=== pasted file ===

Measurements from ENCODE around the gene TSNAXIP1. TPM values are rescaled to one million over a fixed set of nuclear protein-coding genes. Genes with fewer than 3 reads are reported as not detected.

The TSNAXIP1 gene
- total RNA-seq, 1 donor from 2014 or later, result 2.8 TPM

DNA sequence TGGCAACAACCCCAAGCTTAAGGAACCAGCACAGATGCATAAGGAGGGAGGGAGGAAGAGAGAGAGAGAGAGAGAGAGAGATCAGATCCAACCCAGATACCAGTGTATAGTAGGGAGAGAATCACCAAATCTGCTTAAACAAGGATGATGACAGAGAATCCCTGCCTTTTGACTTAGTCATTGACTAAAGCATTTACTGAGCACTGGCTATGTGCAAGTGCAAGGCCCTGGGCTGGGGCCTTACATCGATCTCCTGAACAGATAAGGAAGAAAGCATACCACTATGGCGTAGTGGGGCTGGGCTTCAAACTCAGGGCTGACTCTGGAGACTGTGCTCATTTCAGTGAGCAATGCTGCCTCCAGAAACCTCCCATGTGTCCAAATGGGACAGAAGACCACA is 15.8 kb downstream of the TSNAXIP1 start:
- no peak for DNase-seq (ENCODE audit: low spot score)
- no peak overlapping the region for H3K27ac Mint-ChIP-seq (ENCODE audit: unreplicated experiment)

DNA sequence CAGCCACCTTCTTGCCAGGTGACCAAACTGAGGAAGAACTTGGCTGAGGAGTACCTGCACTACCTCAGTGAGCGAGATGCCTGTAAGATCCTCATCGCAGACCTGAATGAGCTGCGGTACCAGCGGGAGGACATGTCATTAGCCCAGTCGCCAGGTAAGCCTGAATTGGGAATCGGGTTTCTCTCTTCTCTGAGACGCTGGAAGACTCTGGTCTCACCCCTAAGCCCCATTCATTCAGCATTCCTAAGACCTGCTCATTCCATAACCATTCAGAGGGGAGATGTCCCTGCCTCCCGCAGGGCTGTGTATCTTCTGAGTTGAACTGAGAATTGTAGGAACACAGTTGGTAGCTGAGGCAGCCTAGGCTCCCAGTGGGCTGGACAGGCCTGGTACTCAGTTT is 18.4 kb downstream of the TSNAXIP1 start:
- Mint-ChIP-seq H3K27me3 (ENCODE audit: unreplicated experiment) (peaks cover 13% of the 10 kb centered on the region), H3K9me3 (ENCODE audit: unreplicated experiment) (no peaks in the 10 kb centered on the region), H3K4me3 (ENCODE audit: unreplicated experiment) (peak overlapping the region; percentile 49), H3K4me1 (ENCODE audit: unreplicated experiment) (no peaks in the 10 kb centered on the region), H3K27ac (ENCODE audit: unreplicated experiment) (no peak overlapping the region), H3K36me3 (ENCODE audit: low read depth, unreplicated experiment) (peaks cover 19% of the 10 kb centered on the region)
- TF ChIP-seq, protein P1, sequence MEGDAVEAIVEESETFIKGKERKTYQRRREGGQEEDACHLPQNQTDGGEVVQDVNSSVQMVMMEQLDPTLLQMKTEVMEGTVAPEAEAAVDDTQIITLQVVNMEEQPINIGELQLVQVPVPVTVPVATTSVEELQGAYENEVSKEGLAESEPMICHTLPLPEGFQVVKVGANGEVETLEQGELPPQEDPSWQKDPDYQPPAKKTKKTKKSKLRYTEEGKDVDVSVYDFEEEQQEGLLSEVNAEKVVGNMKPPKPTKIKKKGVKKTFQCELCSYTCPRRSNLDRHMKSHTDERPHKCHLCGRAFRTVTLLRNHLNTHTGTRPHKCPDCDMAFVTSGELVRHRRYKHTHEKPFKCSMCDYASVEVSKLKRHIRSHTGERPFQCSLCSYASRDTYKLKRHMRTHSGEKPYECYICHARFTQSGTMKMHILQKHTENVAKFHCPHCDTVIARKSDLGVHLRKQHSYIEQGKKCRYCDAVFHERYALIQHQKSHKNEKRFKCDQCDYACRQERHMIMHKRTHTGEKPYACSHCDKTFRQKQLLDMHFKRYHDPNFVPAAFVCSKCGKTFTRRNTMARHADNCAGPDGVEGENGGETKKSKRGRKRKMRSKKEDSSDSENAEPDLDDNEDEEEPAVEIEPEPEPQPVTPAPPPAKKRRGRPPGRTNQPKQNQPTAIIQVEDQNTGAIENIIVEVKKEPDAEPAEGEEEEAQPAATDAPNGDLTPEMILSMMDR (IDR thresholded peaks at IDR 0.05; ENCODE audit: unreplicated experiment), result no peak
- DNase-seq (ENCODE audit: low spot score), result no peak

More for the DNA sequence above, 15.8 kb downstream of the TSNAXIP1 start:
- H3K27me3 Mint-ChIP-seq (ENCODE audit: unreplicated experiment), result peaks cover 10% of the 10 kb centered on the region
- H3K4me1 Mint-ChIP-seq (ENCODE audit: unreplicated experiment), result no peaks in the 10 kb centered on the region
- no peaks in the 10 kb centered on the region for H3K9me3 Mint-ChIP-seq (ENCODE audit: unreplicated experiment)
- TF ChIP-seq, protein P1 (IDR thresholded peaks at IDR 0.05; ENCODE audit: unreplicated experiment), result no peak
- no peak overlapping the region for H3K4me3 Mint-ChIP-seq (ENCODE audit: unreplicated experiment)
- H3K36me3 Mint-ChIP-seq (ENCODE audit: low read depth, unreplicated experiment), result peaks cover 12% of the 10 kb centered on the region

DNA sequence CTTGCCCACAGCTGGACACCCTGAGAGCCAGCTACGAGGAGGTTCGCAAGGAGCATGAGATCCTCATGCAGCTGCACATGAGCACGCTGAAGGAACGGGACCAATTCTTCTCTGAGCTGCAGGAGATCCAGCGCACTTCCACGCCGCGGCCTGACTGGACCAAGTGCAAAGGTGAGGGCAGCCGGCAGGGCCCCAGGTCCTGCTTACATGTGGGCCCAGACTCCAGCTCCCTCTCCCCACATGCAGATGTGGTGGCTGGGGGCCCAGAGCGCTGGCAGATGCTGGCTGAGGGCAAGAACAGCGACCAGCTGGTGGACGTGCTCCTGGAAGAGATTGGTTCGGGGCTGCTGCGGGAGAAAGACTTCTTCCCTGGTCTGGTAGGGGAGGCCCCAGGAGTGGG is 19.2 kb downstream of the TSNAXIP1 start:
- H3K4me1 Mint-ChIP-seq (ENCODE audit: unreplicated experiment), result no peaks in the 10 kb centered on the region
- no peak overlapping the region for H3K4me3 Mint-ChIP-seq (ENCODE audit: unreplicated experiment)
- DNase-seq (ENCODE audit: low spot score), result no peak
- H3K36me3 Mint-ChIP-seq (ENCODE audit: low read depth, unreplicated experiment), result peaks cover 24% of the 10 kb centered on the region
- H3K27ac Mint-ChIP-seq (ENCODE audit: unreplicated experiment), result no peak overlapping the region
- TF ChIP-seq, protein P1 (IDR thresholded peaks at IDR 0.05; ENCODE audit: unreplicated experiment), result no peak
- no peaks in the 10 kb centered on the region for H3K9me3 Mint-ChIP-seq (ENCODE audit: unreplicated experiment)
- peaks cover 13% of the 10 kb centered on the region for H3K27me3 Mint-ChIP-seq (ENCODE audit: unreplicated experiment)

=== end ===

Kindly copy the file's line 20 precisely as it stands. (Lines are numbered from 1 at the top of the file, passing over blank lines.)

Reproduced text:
- no peak overlapping the region for H3K4me3 Mint-ChIP-seq (ENCODE audit: unreplicated experiment)